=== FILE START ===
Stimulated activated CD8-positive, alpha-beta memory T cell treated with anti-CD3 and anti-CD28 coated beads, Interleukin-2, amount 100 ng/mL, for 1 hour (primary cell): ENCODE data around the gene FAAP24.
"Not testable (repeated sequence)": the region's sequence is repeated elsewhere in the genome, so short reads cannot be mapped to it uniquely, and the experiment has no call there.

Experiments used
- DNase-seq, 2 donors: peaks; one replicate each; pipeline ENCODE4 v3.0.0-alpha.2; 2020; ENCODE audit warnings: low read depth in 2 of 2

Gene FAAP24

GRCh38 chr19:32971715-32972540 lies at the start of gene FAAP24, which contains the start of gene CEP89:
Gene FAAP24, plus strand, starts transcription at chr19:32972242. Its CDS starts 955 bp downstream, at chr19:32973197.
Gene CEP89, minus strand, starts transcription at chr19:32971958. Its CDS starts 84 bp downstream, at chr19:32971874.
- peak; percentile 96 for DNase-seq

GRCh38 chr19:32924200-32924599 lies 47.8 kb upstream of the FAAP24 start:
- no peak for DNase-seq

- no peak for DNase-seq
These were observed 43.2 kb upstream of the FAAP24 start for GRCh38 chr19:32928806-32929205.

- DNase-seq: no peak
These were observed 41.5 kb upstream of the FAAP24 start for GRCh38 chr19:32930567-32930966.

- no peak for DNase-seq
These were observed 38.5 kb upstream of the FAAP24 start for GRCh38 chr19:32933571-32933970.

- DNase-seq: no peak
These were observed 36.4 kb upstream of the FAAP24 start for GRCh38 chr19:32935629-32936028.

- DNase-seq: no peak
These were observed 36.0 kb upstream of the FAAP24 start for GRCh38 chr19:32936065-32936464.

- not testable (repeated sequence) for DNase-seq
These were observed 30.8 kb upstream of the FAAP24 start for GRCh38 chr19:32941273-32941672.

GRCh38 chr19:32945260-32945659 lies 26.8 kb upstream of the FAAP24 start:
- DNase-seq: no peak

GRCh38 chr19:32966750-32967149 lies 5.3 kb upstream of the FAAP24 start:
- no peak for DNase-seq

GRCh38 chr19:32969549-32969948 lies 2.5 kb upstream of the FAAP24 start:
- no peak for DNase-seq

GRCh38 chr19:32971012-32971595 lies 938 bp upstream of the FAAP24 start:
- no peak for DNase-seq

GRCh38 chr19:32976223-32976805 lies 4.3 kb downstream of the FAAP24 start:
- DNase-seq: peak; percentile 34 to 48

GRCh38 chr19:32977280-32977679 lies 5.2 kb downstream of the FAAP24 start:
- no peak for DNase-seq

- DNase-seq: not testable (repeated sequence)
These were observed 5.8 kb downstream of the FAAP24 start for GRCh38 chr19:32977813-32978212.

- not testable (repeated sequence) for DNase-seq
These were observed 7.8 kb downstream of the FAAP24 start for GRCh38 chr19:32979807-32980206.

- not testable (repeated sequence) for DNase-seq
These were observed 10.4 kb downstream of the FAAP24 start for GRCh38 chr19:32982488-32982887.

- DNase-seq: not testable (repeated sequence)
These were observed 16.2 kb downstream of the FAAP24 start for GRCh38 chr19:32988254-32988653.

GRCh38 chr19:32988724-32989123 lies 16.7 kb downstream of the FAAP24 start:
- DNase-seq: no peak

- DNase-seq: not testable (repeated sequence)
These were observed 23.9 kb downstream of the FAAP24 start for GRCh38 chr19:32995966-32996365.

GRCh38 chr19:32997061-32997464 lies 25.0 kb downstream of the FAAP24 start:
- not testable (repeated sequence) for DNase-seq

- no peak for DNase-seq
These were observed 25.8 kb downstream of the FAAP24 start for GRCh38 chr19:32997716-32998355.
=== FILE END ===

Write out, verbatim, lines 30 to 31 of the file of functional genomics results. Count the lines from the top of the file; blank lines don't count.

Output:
GRCh38 chr19:32971012-32971595 lies 938 bp upstream of the FAAP24 start:
- no peak for DNase-seq